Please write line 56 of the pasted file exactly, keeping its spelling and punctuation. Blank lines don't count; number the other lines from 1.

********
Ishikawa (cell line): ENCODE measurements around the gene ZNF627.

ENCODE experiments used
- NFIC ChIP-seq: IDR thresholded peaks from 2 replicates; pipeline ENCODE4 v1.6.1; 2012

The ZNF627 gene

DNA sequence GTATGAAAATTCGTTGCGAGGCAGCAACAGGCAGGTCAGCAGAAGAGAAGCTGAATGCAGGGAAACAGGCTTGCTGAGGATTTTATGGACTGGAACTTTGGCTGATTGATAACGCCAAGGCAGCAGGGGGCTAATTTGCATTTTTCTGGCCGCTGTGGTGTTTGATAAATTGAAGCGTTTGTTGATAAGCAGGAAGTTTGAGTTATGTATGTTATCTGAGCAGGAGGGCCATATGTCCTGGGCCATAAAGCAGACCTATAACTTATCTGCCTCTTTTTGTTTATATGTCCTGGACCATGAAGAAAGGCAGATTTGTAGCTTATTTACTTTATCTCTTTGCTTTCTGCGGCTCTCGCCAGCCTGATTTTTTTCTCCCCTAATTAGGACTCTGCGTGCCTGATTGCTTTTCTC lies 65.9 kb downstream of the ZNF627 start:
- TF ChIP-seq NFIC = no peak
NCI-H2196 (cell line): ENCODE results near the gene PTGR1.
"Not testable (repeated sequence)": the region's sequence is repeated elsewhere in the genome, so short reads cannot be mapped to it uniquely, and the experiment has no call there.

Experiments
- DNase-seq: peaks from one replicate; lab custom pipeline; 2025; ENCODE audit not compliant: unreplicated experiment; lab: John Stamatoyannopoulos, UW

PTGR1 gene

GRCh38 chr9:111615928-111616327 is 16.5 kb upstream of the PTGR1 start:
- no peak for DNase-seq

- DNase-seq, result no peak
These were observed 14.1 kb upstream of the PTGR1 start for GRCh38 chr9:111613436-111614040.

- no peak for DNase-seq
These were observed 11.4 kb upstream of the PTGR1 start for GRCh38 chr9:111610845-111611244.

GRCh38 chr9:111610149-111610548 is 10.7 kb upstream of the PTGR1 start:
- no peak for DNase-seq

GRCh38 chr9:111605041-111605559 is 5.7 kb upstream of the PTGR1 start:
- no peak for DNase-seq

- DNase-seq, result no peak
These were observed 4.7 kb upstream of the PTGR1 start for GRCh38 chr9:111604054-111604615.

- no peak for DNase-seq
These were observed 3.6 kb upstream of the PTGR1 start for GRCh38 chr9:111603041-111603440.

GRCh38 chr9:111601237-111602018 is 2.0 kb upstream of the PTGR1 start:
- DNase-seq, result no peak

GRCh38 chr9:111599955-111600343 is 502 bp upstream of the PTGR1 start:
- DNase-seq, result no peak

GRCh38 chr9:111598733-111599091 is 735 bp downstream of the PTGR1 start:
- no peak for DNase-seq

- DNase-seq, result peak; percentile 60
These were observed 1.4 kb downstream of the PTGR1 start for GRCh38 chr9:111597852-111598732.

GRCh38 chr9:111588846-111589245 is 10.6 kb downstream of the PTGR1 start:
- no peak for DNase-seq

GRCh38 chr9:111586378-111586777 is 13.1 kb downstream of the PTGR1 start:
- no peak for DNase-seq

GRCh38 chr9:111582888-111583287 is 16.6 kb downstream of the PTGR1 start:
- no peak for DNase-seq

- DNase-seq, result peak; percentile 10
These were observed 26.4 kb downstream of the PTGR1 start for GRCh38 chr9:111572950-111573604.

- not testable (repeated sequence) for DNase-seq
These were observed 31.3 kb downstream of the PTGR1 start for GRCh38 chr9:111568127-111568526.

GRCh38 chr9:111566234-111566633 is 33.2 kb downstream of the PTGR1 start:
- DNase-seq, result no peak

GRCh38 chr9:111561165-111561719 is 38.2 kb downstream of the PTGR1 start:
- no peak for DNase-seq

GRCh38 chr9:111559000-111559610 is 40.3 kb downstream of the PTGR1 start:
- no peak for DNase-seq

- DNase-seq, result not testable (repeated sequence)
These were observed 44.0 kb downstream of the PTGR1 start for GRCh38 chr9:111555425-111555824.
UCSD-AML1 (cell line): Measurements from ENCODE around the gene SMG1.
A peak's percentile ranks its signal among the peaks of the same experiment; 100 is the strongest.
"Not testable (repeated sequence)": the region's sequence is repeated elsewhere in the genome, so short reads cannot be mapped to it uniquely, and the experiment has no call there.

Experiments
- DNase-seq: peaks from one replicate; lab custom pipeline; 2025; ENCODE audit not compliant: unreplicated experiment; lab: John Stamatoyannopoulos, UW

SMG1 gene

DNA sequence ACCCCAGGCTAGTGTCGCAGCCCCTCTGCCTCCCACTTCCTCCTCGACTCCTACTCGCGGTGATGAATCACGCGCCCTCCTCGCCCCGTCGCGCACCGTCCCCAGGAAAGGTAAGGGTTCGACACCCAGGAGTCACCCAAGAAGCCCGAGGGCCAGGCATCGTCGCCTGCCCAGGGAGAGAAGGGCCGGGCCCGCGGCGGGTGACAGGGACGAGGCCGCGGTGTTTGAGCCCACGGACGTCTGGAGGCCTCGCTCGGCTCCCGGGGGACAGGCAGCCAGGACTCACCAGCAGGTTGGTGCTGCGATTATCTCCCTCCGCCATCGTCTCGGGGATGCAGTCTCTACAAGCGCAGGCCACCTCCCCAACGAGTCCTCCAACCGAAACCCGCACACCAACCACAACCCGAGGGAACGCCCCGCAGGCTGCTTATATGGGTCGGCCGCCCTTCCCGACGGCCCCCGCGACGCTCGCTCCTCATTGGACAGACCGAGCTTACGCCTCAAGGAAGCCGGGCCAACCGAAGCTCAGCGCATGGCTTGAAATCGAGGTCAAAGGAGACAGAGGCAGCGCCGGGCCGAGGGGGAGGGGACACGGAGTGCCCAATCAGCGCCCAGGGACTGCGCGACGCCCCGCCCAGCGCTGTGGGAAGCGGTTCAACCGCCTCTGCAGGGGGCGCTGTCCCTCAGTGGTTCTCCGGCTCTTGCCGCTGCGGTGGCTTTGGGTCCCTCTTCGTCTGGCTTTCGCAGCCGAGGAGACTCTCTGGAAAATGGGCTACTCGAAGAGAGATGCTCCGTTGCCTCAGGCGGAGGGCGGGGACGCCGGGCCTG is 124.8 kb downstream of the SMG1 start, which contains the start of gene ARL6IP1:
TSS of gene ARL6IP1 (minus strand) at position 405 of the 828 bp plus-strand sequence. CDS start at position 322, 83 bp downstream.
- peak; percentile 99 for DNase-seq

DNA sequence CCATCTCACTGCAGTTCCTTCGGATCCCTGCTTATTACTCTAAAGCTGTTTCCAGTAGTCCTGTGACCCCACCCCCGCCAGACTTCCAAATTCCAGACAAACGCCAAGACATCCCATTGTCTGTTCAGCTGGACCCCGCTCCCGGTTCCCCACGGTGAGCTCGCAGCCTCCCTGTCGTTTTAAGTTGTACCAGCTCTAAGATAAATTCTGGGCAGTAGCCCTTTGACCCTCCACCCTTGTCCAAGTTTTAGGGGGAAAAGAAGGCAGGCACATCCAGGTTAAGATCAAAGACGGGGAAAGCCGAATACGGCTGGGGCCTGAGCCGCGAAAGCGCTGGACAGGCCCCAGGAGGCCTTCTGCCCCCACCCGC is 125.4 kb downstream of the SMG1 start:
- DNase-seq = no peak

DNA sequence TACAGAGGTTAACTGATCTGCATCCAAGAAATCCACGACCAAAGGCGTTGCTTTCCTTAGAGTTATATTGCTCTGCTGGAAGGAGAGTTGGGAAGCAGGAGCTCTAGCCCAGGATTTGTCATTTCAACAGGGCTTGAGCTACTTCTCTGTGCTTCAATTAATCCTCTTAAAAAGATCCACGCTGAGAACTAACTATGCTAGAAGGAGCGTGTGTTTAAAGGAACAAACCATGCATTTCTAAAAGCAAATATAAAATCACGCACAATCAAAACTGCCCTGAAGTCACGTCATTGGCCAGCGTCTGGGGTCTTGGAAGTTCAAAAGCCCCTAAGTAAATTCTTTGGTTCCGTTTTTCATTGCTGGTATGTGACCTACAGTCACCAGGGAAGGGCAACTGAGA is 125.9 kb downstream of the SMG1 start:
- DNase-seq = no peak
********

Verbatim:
- DNase-seq: peaks from one replicate; lab custom pipeline; 2025; ENCODE audit not compliant: unreplicated experiment; lab: John Stamatoyannopoulos, UW